NEW YORK -- Bing Crosby was an abusive father who beat his sons until he drew blood and whose progeny endured the pain by dreaming up ways of murdering him, his children recalled Sunday.
'Am I supposed to act like I loved him all my life?' asked oldest son Gary in People magazine. Gary Crosby, 49, recently published his memoirs, 'Going My Own Way,' attacking the image of his father as a warm, wise patriarch.
As a child Gary Crosby had a weight problem and recalled his father weighed him once a week and if he had gained weight he was ordered into his father's office for a whipping.
'I had a big, broad ass on me as a kid that used to annoy the hell out of my father,' said Gary Crosby, who recalled his father's favorite nickname for him was 'Bucket Butt.'
Gary Crosby said his father beat him almost daily. 'My father would come home at 6 o'clock and by 6:05 he'd heard the news of what I'd done. Then I'd get bent over and by pants taken down and beat till I bled,' he said. He said he endured the pain by dreaming up ways to murder his father.
Lindsay Crosby, 45, the youngest of Bing's sons by his first wife Dixie Lee, supports his brother's memoirs. 'I hope it clears up a lot of the old lies,' he said.
Phillip Crosby, 48, however, said Gary Crosby was a 'whining, bitching crybaby,' and claimed, 'I was happy to be who I was, even if I had the hell kicked out of me.'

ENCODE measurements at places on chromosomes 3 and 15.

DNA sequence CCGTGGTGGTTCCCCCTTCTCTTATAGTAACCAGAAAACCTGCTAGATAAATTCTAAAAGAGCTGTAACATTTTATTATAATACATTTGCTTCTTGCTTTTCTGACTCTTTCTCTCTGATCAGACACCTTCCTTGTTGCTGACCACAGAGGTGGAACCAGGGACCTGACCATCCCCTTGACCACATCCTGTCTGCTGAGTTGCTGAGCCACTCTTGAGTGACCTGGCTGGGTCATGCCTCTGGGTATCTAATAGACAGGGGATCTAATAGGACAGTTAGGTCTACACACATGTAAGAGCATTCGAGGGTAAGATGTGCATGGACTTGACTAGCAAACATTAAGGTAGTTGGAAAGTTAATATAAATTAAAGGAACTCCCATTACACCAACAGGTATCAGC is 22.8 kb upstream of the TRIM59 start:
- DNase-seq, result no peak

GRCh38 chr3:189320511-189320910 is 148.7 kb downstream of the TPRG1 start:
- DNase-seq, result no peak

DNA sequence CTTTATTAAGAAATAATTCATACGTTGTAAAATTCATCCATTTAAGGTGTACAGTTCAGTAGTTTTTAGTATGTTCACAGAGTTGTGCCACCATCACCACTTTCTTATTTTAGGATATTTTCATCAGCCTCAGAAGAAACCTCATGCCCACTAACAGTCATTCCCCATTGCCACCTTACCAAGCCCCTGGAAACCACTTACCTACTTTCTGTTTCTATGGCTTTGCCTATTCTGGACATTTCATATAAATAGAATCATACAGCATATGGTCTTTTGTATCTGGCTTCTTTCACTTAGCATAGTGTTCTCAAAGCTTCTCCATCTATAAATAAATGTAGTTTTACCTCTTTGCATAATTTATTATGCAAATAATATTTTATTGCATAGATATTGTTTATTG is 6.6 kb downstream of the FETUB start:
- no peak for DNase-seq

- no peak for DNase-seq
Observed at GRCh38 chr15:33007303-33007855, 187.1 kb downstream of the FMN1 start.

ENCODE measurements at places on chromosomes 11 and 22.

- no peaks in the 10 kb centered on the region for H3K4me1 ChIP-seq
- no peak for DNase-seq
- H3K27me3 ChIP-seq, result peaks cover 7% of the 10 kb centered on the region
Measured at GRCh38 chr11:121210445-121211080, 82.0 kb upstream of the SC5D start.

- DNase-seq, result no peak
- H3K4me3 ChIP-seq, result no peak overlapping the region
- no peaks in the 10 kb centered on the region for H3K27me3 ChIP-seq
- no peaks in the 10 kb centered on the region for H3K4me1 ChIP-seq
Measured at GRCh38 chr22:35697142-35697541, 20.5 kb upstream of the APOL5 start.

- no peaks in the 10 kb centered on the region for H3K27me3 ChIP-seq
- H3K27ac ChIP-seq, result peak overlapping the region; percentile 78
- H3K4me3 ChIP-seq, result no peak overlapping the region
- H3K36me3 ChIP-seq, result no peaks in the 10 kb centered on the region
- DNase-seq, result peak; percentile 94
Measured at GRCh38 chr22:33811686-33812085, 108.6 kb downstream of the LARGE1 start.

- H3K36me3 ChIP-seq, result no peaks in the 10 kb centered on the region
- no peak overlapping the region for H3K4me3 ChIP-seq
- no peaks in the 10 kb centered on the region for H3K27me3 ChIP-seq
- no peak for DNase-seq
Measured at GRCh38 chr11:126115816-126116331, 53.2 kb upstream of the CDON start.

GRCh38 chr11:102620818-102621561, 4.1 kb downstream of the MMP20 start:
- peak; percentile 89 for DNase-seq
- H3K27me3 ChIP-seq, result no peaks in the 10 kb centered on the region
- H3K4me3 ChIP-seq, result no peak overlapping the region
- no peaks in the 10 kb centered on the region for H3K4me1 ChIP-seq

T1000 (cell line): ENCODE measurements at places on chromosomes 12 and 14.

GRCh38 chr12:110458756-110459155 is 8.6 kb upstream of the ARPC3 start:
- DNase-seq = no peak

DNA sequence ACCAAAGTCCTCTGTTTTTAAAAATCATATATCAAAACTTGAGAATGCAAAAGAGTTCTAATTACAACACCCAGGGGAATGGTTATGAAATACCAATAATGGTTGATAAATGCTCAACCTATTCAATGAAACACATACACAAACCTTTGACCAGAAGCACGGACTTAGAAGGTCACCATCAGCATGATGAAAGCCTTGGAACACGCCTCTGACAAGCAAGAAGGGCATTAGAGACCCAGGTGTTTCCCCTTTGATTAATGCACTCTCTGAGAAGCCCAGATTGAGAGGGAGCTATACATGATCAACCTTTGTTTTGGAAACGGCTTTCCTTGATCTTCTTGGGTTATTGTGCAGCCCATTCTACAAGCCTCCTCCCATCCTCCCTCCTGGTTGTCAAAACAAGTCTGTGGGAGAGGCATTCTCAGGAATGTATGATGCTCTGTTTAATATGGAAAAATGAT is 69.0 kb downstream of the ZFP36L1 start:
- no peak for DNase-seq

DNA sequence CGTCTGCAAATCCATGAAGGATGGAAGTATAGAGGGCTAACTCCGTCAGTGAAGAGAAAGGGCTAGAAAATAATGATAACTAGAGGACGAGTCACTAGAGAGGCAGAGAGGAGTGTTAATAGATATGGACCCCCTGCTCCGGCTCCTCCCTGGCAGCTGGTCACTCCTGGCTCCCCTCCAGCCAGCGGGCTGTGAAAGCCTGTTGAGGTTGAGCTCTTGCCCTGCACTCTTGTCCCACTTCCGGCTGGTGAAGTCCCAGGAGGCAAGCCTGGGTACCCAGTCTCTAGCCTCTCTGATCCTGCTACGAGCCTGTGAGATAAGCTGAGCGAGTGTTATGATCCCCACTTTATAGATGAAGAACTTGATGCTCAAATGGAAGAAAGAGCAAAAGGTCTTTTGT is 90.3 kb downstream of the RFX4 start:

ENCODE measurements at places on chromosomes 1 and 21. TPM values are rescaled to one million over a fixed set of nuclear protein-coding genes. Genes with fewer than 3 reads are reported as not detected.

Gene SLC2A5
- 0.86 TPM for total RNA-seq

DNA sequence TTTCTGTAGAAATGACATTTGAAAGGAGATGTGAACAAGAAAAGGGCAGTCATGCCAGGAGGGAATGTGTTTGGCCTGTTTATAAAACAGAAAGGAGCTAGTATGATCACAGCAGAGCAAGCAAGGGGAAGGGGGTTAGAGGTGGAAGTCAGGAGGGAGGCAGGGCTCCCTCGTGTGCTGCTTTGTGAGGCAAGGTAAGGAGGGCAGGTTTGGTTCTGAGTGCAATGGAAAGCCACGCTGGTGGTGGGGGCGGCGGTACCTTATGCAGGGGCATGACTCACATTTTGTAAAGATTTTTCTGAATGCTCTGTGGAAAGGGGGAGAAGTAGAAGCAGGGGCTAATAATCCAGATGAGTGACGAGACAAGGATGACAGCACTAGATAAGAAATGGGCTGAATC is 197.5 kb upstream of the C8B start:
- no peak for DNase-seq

In the memoirs, his brother said the boys were required to eat everything on their plates and once, after the family moved into their 20-room Hollywood mansion, Phillip hid bacon and eggs under a rug. When the food was discovered, Phillip was required to eat it, 'dirt, hairs and all,' Gary said.
Phillip's twin, Dennis, called Gary Crosby's revelations of parental abuse 'Gary's business,' but said his older brother was the most severely treated of the four boys. 'He got the first licking, and we got the second.'
None of the four holds a steady job, each receiving a monthly check from a trust fund their mother established. Their father also set up a fund for each of his sons, but placed the money in a blind trust none of them can touch until age 65.
Said Phillip Crosby: 'My father thought, 'How much trouble will they be able to get into then?''